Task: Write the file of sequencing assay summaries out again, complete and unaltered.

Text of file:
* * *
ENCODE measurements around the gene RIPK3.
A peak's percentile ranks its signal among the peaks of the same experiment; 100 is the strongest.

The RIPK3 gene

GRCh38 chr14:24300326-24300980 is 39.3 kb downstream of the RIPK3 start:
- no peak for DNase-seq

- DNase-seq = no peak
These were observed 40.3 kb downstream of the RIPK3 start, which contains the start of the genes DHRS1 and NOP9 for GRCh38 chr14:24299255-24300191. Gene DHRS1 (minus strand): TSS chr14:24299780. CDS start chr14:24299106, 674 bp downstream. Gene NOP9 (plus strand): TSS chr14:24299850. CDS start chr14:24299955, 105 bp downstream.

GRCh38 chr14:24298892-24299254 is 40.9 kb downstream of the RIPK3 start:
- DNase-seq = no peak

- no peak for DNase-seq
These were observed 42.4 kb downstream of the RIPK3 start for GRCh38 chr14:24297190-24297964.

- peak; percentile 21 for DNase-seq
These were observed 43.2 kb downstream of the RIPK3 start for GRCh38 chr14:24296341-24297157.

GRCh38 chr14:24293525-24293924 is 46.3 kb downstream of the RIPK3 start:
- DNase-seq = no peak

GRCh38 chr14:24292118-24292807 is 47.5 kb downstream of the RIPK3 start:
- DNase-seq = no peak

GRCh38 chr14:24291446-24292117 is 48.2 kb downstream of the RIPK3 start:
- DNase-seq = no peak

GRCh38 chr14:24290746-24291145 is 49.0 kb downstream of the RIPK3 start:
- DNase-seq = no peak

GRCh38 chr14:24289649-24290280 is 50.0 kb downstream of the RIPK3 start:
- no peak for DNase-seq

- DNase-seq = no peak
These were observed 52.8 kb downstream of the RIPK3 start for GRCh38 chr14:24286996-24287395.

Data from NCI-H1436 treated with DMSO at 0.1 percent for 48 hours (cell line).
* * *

ENCODE measurements around the gene RIPK3.
A peak's percentile ranks its signal among the peaks of the same experiment; 100 is the strongest.

The RIPK3 gene

GRCh38 chr14:24300326-24300980 is 39.3 kb downstream of the RIPK3 start:
- no peak for DNase-seq

- DNase-seq = no peak
These were observed 40.3 kb downstream of the RIPK3 start, which contains the start of the genes DHRS1 and NOP9 for GRCh38 chr14:24299255-24300191. Gene DHRS1 (minus strand): TSS chr14:24299780. CDS start chr14:24299106, 674 bp downstream. Gene NOP9 (plus strand): TSS chr14:24299850. CDS start chr14:24299955, 105 bp downstream.

GRCh38 chr14:24298892-24299254 is 40.9 kb downstream of the RIPK3 start:
- DNase-seq = no peak

- no peak for DNase-seq
These were observed 42.4 kb downstream of the RIPK3 start for GRCh38 chr14:24297190-24297964.

- peak; percentile 21 for DNase-seq
These were observed 43.2 kb downstream of the RIPK3 start for GRCh38 chr14:24296341-24297157.

GRCh38 chr14:24293525-24293924 is 46.3 kb downstream of the RIPK3 start:
- DNase-seq = no peak

GRCh38 chr14:24292118-24292807 is 47.5 kb downstream of the RIPK3 start:
- DNase-seq = no peak

GRCh38 chr14:24291446-24292117 is 48.2 kb downstream of the RIPK3 start:
- DNase-seq = no peak

GRCh38 chr14:24290746-24291145 is 49.0 kb downstream of the RIPK3 start:
- DNase-seq = no peak

GRCh38 chr14:24289649-24290280 is 50.0 kb downstream of the RIPK3 start:
- no peak for DNase-seq

- DNase-seq = no peak
These were observed 52.8 kb downstream of the RIPK3 start for GRCh38 chr14:24286996-24287395.

Data from NCI-H1436 treated with DMSO at 0.1 percent for 48 hours (cell line).